BENDING SHELL PAVILION

ROBOTICALLY FABRICATED FLEXIBLE FORM WORK

FOR MINIMAL SCAFFOLDING

2019 | Shanghai, China

Robotic Force Workshop | MIT / ETH/ Tongi University

Team Alexandre Beaudouin-Mackay, Ce Li, Benjamin Hoyle, Molly Mason, Weizhe Gao, Weiran Zhu, Zhe Guo

Instructors Philip Yuan (Tongji University), Philippe Block (ETH)

The Shell Pavilion is result of a 23 day workshop in Shanghai called Robotic Force between Tongji University, ETH, and Massachusetts Institute of Technology. The first half of the workshop used graphic statics to find forms in structural equilibrium with tools like Rhino Vault. These forms were then considered for discretization and fabrication. Using an ABB robotic arm to 3D print plastic, material testing occurred during the design development process to create a design feedback loop where form, material, and geometry effects were considered at both the local and global scale. Our final form was driven by the requirements that we wanted it to fit within a circular baseplate, feel like an enclosure, and have parts that crossed over each other - all of this, using a few parts as possible. To do this we discretized the final form into seven developable strips using a technique that allowed double curvature to be created out of single curvature that appoximated double curvature. We 3D printed these developable panels using the robot and were able to assemble them quickly and without much of the waste that comes with traditional scaffoding. We then applied three layes of brick on top of the plastic scaffolding - once dry, this brick acts in perfect compression and results in an ultra-thin but structurally stable shell structure. 

SITE

The shell pavilion...

FORM FINDING

The Shell Pavilion is result of a month long workshop in Shanghai called Robotic Force between Tongji University, ETH, and Massachusetts Institute of Technology.

The first half of the workshop used graphic statics to find forms in structural equilibrium with tools like Rhino Vault. These forms were then considered for discretization and fabrication. Using an ABB robotic arm to 3D print plastic, material testing occurred during the design development process to create a design feedback loop where form, material, and geometry effects were considered at both the local and global scale.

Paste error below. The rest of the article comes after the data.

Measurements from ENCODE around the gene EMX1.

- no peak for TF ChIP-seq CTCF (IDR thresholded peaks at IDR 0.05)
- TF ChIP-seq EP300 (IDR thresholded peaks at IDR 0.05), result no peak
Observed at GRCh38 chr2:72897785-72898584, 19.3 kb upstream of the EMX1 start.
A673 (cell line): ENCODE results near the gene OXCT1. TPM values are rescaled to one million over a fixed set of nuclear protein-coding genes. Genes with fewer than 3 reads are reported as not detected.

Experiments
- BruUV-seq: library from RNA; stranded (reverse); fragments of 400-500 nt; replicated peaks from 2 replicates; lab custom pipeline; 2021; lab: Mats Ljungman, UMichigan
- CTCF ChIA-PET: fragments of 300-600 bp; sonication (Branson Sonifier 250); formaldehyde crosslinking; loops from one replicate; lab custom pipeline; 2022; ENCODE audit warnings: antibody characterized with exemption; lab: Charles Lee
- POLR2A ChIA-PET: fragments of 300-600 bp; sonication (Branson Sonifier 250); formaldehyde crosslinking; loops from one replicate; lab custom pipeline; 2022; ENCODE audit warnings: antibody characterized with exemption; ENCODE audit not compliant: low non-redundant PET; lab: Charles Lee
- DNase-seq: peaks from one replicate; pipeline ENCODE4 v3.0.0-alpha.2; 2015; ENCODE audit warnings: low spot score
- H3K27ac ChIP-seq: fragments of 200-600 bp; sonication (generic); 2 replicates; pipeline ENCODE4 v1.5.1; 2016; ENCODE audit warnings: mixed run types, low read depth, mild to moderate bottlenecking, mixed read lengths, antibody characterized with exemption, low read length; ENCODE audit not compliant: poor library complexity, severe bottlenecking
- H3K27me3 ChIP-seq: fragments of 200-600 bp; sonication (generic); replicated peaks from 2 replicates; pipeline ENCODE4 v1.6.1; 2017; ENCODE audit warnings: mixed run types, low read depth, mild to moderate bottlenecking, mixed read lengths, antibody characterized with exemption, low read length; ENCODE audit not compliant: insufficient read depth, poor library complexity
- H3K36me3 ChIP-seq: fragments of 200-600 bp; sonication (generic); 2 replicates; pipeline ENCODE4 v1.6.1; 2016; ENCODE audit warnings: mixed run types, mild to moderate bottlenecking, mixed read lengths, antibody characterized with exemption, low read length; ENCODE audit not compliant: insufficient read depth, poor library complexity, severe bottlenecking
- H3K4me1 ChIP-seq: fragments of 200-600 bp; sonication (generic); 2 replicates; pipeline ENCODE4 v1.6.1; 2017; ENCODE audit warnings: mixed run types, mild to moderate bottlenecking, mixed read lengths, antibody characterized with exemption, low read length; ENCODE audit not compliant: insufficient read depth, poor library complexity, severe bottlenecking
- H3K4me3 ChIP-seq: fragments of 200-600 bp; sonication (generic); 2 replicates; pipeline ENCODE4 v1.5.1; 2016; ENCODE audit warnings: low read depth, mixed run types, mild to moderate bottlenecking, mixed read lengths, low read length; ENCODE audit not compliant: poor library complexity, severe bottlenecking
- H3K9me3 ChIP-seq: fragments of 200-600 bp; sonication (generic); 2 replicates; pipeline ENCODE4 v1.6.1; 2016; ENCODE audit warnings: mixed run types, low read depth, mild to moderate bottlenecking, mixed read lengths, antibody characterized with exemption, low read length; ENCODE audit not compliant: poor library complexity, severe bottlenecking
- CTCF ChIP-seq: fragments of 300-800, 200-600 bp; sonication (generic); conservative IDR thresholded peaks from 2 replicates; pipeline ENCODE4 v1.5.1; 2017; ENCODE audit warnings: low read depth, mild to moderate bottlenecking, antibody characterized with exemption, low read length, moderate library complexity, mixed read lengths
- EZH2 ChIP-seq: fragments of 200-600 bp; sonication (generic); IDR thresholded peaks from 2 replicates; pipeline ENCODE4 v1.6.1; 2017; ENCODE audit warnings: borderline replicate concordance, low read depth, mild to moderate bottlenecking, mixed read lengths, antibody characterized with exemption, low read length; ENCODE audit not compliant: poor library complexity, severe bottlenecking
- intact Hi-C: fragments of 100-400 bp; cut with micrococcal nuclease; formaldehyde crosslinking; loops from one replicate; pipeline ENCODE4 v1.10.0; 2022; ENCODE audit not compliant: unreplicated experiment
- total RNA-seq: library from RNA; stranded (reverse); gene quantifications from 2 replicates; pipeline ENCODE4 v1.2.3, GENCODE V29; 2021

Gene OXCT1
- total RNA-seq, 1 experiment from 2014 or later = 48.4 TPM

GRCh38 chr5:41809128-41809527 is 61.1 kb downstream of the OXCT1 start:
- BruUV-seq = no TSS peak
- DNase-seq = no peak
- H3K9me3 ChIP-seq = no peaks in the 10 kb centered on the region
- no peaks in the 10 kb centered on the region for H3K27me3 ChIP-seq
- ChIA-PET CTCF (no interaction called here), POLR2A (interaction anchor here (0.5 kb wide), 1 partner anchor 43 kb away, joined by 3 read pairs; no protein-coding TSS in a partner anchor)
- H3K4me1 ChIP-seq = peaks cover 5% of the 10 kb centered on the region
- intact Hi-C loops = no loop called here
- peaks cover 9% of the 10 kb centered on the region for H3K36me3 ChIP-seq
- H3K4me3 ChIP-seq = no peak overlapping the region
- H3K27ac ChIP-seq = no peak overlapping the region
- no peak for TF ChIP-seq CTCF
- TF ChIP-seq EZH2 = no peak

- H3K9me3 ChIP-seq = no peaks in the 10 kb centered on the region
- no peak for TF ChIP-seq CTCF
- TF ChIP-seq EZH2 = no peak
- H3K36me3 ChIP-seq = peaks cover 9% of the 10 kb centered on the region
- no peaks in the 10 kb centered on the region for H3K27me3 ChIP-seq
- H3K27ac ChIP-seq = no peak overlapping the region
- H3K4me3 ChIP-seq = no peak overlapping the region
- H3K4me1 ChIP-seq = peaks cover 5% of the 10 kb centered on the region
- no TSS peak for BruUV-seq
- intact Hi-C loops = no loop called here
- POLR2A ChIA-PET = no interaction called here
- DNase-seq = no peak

Our final form was driven by the requirements that we wanted it to fit within a circular baseplate, feel like an enclosure, and have parts that crossed over each other - all of this, using a few parts as possible. To do this we discretized the final form into seven developable strips using a technique that allowed double curvature to be created out of single curvature that appoximated double curvature.

We 3D printed these developable panels using the robot and were able to assemble them quickly and without much of the waste that comes with traditional scaffoding. We then applied three layes of brick on top of the plastic scaffolding - once dry, this brick acts in perfect compression and results in an ultra-thin but structurally stable shell structure.

MATERIAL STUDIES

The Shell Pavilion is result of a month long workshop in Shanghai called Robotic Force between Tongji University, ETH, and Massachusetts Institute of Technology.

The first half of the workshop used graphic statics to find forms in structural equilibrium with tools like Rhino Vault. These forms were then considered for discretization and fabrication. Using an ABB robotic arm to 3D print plastic, material testing occurred during the design development process to create a design feedback loop where form, material, and geometry effects were considered at both the local and global scale.

Our final form was driven by the requirements that we wanted it to fit within a circular baseplate, feel like an enclosure, and have parts that crossed over each other - all of this, using a few parts as possible. To do this we discretized the final form into seven developable strips using a technique that allowed double curvature to be created out of single curvature that appoximated double curvature.

We 3D printed these developable panels using the robot and were able to assemble them quickly and without much of the waste that comes with traditional scaffoding. We then applied three layes of brick on top of the plastic scaffolding - once dry, this brick acts in perfect compression and results in an ultra-thin but structurally stable shell structure.

MOLLY MASON

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